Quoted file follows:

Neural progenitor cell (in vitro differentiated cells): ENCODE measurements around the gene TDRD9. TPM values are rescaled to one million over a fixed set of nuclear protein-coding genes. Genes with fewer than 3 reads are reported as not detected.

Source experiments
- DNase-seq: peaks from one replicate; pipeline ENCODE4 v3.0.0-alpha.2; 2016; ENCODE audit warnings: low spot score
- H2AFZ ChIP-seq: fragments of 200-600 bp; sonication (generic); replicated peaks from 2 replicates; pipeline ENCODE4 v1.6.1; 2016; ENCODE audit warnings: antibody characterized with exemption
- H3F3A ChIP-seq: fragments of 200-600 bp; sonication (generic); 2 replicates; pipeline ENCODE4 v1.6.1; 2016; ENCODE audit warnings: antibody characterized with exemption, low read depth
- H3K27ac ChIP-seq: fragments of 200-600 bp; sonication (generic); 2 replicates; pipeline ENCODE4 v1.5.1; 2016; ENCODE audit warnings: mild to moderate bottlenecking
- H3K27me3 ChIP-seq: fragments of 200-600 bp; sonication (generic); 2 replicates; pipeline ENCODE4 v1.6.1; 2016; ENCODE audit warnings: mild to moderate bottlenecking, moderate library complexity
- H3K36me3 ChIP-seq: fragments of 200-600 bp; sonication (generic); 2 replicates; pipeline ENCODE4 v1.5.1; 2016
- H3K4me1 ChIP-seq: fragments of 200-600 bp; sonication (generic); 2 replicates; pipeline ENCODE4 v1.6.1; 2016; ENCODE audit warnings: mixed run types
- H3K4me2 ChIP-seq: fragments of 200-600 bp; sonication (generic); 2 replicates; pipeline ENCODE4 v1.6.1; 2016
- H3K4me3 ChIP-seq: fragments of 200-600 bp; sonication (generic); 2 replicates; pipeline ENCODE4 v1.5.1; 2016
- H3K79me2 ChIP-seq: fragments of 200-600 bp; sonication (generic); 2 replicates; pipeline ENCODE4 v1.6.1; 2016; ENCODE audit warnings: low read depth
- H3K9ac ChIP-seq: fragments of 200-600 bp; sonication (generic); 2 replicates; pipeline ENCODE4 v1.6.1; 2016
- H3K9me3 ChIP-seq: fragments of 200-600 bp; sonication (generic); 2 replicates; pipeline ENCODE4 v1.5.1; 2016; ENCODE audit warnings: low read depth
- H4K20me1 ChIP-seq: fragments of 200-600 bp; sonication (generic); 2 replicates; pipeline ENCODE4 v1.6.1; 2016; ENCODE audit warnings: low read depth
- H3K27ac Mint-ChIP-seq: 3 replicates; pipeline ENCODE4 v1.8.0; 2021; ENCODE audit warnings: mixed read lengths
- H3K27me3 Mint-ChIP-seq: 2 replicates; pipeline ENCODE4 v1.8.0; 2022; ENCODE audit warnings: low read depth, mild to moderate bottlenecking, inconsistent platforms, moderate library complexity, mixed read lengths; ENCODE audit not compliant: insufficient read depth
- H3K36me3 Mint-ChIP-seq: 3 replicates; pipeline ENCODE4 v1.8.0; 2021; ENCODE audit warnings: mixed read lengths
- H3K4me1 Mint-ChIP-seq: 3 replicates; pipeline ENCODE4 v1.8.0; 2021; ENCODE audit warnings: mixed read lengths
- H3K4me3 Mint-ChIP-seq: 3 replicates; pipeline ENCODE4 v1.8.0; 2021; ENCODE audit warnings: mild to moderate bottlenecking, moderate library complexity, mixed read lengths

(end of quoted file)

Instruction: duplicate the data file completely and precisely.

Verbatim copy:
Neural progenitor cell (in vitro differentiated cells): ENCODE measurements around the gene TDRD9. TPM values are rescaled to one million over a fixed set of nuclear protein-coding genes. Genes with fewer than 3 reads are reported as not detected.

Source experiments
- DNase-seq: peaks from one replicate; pipeline ENCODE4 v3.0.0-alpha.2; 2016; ENCODE audit warnings: low spot score
- H2AFZ ChIP-seq: fragments of 200-600 bp; sonication (generic); replicated peaks from 2 replicates; pipeline ENCODE4 v1.6.1; 2016; ENCODE audit warnings: antibody characterized with exemption
- H3F3A ChIP-seq: fragments of 200-600 bp; sonication (generic); 2 replicates; pipeline ENCODE4 v1.6.1; 2016; ENCODE audit warnings: antibody characterized with exemption, low read depth
- H3K27ac ChIP-seq: fragments of 200-600 bp; sonication (generic); 2 replicates; pipeline ENCODE4 v1.5.1; 2016; ENCODE audit warnings: mild to moderate bottlenecking
- H3K27me3 ChIP-seq: fragments of 200-600 bp; sonication (generic); 2 replicates; pipeline ENCODE4 v1.6.1; 2016; ENCODE audit warnings: mild to moderate bottlenecking, moderate library complexity
- H3K36me3 ChIP-seq: fragments of 200-600 bp; sonication (generic); 2 replicates; pipeline ENCODE4 v1.5.1; 2016
- H3K4me1 ChIP-seq: fragments of 200-600 bp; sonication (generic); 2 replicates; pipeline ENCODE4 v1.6.1; 2016; ENCODE audit warnings: mixed run types
- H3K4me2 ChIP-seq: fragments of 200-600 bp; sonication (generic); 2 replicates; pipeline ENCODE4 v1.6.1; 2016
- H3K4me3 ChIP-seq: fragments of 200-600 bp; sonication (generic); 2 replicates; pipeline ENCODE4 v1.5.1; 2016
- H3K79me2 ChIP-seq: fragments of 200-600 bp; sonication (generic); 2 replicates; pipeline ENCODE4 v1.6.1; 2016; ENCODE audit warnings: low read depth
- H3K9ac ChIP-seq: fragments of 200-600 bp; sonication (generic); 2 replicates; pipeline ENCODE4 v1.6.1; 2016
- H3K9me3 ChIP-seq: fragments of 200-600 bp; sonication (generic); 2 replicates; pipeline ENCODE4 v1.5.1; 2016; ENCODE audit warnings: low read depth
- H4K20me1 ChIP-seq: fragments of 200-600 bp; sonication (generic); 2 replicates; pipeline ENCODE4 v1.6.1; 2016; ENCODE audit warnings: low read depth
- H3K27ac Mint-ChIP-seq: 3 replicates; pipeline ENCODE4 v1.8.0; 2021; ENCODE audit warnings: mixed read lengths
- H3K27me3 Mint-ChIP-seq: 2 replicates; pipeline ENCODE4 v1.8.0; 2022; ENCODE audit warnings: low read depth, mild to moderate bottlenecking, inconsistent platforms, moderate library complexity, mixed read lengths; ENCODE audit not compliant: insufficient read depth
- H3K36me3 Mint-ChIP-seq: 3 replicates; pipeline ENCODE4 v1.8.0; 2021; ENCODE audit warnings: mixed read lengths
- H3K4me1 Mint-ChIP-seq: 3 replicates; pipeline ENCODE4 v1.8.0; 2021; ENCODE audit warnings: mixed read lengths
- H3K4me3 Mint-ChIP-seq: 3 replicates; pipeline ENCODE4 v1.8.0; 2021; ENCODE audit warnings: mild to moderate bottlenecking, moderate library complexity, mixed read lengths